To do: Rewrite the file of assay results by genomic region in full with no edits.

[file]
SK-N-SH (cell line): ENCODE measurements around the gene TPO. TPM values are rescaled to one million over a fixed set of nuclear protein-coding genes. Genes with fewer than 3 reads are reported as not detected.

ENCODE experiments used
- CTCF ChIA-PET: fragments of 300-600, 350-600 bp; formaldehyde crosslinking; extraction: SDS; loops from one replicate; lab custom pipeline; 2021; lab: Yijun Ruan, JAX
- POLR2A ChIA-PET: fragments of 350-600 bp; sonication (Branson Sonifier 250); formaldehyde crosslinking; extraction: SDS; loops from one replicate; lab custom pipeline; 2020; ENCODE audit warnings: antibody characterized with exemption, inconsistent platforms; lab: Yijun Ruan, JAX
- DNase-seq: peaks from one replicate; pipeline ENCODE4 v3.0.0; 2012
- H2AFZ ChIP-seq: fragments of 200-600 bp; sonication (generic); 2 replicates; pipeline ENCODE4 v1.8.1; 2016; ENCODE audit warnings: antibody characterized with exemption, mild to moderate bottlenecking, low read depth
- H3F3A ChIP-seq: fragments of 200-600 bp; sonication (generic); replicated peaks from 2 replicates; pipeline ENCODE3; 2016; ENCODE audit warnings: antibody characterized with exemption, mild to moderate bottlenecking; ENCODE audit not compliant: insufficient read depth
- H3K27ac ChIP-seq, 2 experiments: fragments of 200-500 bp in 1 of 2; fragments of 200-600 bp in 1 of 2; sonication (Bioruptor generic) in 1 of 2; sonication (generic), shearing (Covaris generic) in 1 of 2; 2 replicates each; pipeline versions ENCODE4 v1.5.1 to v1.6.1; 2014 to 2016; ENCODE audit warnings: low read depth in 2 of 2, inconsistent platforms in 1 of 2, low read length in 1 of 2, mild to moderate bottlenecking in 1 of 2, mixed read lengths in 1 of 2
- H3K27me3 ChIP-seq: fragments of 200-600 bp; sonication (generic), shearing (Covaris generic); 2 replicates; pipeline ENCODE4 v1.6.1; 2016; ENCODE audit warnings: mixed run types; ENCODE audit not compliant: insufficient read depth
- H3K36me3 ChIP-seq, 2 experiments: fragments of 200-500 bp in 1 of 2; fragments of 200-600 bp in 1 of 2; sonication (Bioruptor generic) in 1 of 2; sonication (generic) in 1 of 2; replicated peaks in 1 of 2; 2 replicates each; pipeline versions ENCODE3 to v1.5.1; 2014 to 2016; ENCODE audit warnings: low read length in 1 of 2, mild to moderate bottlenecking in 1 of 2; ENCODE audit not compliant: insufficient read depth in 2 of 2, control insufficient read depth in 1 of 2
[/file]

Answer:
SK-N-SH (cell line): ENCODE measurements around the gene TPO. TPM values are rescaled to one million over a fixed set of nuclear protein-coding genes. Genes with fewer than 3 reads are reported as not detected.

ENCODE experiments used
- CTCF ChIA-PET: fragments of 300-600, 350-600 bp; formaldehyde crosslinking; extraction: SDS; loops from one replicate; lab custom pipeline; 2021; lab: Yijun Ruan, JAX
- POLR2A ChIA-PET: fragments of 350-600 bp; sonication (Branson Sonifier 250); formaldehyde crosslinking; extraction: SDS; loops from one replicate; lab custom pipeline; 2020; ENCODE audit warnings: antibody characterized with exemption, inconsistent platforms; lab: Yijun Ruan, JAX
- DNase-seq: peaks from one replicate; pipeline ENCODE4 v3.0.0; 2012
- H2AFZ ChIP-seq: fragments of 200-600 bp; sonication (generic); 2 replicates; pipeline ENCODE4 v1.8.1; 2016; ENCODE audit warnings: antibody characterized with exemption, mild to moderate bottlenecking, low read depth
- H3F3A ChIP-seq: fragments of 200-600 bp; sonication (generic); replicated peaks from 2 replicates; pipeline ENCODE3; 2016; ENCODE audit warnings: antibody characterized with exemption, mild to moderate bottlenecking; ENCODE audit not compliant: insufficient read depth
- H3K27ac ChIP-seq, 2 experiments: fragments of 200-500 bp in 1 of 2; fragments of 200-600 bp in 1 of 2; sonication (Bioruptor generic) in 1 of 2; sonication (generic), shearing (Covaris generic) in 1 of 2; 2 replicates each; pipeline versions ENCODE4 v1.5.1 to v1.6.1; 2014 to 2016; ENCODE audit warnings: low read depth in 2 of 2, inconsistent platforms in 1 of 2, low read length in 1 of 2, mild to moderate bottlenecking in 1 of 2, mixed read lengths in 1 of 2
- H3K27me3 ChIP-seq: fragments of 200-600 bp; sonication (generic), shearing (Covaris generic); 2 replicates; pipeline ENCODE4 v1.6.1; 2016; ENCODE audit warnings: mixed run types; ENCODE audit not compliant: insufficient read depth
- H3K36me3 ChIP-seq, 2 experiments: fragments of 200-500 bp in 1 of 2; fragments of 200-600 bp in 1 of 2; sonication (Bioruptor generic) in 1 of 2; sonication (generic) in 1 of 2; replicated peaks in 1 of 2; 2 replicates each; pipeline versions ENCODE3 to v1.5.1; 2014 to 2016; ENCODE audit warnings: low read length in 1 of 2, mild to moderate bottlenecking in 1 of 2; ENCODE audit not compliant: insufficient read depth in 2 of 2, control insufficient read depth in 1 of 2